Bloomberg News

Corporate, Sovereign Bond Risk Falls as Greek Referendum Fades

November 04, 2011

Nov. 3 (Bloomberg) -- Credit-default swaps on corporate and sovereign bonds fell after Greek Prime Minister George Papandreou backed away from a referendum on the terms of the country’s bailout package.

Contracts on the Markit iTraxx Crossover Index of credit- default swaps on 50 companies with mostly high-yield credit ratings dropped 20.5 basis points to 700.5, according to JPMorgan Chase & Co. at 4 p.m. in London. The Markit iTraxx SovX Western Europe Index linked to 15 governments fell two to 320. A decline signals improving perceptions of credit quality.

Papandreou reached out to the opposition about forming a transitional government, indicating that agreement would secure international aid and remove the need for a referendum on euro membership. Just hours after saying Greeks need to decide on whether their future is in the euro, Papandreou said the country belongs in the currency bloc.

“The referendum increased the probability of a hard default,” said Harpreet Parhar, a strategist at Credit Agricole SA in London. “So at the very least this probability has fallen. But there’s still an information void that needs to be filled.”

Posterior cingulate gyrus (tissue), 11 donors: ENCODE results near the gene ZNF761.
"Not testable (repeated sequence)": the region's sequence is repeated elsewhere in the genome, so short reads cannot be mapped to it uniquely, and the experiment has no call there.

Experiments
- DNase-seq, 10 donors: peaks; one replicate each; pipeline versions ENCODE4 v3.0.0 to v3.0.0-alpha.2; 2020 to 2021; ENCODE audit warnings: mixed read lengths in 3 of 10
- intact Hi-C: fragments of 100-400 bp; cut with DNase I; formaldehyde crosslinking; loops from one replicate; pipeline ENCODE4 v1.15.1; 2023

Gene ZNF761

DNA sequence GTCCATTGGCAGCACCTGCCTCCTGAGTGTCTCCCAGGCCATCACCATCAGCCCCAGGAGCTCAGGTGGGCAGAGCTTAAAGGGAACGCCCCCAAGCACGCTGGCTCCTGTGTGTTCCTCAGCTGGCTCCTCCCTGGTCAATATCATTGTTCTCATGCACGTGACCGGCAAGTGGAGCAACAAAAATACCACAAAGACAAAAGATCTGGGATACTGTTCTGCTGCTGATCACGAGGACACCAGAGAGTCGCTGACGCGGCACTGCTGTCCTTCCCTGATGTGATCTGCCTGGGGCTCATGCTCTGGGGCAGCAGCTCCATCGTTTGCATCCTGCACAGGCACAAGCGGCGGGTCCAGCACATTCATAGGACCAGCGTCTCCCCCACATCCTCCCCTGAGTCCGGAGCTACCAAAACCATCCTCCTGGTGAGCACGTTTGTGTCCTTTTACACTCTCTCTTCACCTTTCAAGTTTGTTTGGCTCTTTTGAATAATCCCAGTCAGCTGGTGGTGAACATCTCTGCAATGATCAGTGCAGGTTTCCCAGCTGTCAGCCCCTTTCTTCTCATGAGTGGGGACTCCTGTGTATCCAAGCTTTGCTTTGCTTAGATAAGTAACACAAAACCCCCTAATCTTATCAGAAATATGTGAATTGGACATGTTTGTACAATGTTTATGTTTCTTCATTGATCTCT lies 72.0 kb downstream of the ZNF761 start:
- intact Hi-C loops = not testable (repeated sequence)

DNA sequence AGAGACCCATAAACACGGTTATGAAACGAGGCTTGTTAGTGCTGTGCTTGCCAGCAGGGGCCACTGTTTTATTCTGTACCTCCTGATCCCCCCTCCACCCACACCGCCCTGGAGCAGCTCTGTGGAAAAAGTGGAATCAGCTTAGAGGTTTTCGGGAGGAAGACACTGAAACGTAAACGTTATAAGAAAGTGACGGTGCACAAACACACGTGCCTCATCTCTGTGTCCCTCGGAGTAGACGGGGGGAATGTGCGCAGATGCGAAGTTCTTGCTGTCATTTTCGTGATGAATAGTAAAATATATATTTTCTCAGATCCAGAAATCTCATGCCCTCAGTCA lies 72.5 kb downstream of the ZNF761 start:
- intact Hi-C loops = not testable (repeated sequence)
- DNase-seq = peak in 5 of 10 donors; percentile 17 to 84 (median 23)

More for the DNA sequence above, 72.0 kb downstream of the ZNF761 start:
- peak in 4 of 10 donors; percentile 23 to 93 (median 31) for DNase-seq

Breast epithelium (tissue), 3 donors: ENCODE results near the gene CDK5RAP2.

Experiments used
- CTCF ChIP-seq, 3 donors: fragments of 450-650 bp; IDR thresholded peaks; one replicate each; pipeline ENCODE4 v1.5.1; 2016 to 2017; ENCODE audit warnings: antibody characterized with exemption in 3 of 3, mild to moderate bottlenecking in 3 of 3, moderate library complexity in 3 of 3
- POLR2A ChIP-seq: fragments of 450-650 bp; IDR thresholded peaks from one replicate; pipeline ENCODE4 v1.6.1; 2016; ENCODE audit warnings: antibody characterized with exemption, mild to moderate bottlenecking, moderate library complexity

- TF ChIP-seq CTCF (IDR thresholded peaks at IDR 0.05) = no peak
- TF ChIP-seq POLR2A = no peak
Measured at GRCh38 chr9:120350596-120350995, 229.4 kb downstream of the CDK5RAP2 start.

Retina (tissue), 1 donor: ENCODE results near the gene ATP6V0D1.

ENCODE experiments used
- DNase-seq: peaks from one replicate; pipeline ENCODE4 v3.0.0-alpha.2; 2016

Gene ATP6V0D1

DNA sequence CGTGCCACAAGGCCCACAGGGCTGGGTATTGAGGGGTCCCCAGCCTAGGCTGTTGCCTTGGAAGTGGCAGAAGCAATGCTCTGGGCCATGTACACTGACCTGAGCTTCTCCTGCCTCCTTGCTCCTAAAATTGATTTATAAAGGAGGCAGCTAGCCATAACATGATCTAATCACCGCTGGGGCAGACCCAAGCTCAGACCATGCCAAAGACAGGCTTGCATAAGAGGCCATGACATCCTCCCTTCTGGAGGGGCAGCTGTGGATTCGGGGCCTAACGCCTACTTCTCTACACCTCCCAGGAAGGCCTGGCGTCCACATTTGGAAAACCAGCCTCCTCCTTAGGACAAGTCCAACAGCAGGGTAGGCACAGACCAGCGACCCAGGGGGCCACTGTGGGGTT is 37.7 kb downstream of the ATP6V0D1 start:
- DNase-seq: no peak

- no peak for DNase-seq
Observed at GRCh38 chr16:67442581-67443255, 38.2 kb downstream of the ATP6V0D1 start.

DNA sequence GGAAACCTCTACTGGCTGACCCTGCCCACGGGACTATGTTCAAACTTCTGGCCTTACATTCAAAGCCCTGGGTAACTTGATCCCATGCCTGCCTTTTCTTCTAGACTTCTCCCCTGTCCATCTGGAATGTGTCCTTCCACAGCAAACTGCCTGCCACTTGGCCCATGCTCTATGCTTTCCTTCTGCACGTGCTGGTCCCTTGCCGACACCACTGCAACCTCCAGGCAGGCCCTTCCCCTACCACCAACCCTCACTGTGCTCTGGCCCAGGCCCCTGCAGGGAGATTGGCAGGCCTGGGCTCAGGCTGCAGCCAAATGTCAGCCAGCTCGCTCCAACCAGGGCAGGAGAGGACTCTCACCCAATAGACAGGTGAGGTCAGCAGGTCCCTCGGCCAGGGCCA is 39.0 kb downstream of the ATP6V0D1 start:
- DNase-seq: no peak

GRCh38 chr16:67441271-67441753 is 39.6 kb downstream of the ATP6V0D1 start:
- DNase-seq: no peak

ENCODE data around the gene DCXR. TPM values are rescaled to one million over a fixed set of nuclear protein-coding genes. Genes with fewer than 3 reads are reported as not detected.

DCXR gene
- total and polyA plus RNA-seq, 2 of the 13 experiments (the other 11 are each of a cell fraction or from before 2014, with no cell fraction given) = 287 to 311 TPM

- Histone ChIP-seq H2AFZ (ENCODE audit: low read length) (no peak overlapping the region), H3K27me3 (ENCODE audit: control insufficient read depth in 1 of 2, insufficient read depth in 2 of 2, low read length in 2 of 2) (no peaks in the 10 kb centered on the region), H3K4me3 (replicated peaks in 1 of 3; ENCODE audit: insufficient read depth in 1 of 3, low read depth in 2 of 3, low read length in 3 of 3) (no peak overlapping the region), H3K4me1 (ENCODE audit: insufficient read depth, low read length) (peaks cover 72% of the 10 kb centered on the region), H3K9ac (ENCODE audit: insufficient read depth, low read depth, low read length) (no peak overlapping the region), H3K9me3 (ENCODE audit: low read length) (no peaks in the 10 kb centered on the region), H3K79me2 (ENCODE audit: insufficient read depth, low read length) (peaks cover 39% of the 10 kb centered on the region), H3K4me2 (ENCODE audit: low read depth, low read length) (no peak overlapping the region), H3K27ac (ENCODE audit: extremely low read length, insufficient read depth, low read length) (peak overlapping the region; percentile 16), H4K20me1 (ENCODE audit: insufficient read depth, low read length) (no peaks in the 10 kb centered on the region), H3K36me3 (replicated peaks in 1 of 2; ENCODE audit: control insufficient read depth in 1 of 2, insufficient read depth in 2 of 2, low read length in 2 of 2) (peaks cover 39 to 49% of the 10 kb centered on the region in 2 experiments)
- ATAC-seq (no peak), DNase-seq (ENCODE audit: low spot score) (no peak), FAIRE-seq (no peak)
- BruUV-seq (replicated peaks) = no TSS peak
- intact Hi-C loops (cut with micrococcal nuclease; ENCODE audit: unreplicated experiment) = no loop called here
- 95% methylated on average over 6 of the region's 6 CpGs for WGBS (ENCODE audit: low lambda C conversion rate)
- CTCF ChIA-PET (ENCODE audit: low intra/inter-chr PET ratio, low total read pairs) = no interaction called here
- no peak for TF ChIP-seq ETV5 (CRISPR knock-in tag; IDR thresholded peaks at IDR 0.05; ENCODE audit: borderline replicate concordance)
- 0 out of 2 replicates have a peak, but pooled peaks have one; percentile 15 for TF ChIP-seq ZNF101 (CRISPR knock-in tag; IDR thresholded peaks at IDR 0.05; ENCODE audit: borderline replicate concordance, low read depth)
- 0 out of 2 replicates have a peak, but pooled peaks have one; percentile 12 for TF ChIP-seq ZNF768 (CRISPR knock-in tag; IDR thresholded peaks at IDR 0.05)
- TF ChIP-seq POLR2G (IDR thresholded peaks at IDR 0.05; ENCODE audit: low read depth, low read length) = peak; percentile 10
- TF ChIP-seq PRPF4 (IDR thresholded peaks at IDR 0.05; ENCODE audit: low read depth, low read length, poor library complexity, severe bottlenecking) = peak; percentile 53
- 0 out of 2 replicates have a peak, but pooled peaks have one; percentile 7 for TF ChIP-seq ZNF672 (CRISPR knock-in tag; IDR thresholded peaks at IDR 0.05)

Credit-default swaps on Belgium dropped seven basis points to 278, according to CMA. Contracts on France decreased seven to 177, Italy declined 16 to 481 and Spain fell six to 373.

German Swaps

Swaps on Germany declined three basis points to 87, Ireland decreased 27 to 698 and Portugal fell 23 to 1,005, CMA prices show. It costs $6 million in advance and $100,000 annually to insure $10 million of Greek debt for five years.

Sentiment was also boosted after the European Central Bank unexpectedly cut interest rates. ECB officials, meeting under the presidency of Mario Draghi for the first time, lowered the benchmark interest rate by 25 basis points to 1.25 percent, wrong-footing 51 of 55 economists in a Bloomberg News survey.

The move triggered a reversal of swaps, which had earlier surged after European leaders said they’d hold 8 billion euros ($11 billion) of aid until the referendum.

“The ECB seem to have felt the urgent need to support the economy,” Annalisa Piazza, a fixed-income strategist at Newedge Group in London wrote in a note. “However, Draghi cannot take the risk to lose the so-much criticized ECB’s reputation as an independent actor whose first objective is maintaining price stability.”

The Markit iTraxx Europe Index of 125 companies with investment-grade ratings fell 4.75 basis points to 169.75. The Markit iTraxx Financial Index linked to senior debt of 25 banks and insurers fell 12 basis points to 244 and the subordinated gauge was 20 lower at 457.

A basis point on a credit-default swap protecting 10 million euros of debt from default for five years is equivalent to 1,000 euros a year. Swaps pay the buyer face value in exchange for the underlying securities or the cash equivalent should a borrower fail to adhere to its debt agreements.

--Editor: Michael Shanahan, Paul Armstrong

To contact the reporter on this story: Michael Shanahan in London at Mshanahan3@bloomberg.net

To contact the editor responsible for this story: Paul Armstrong at Parmstrong10@bloomberg.net


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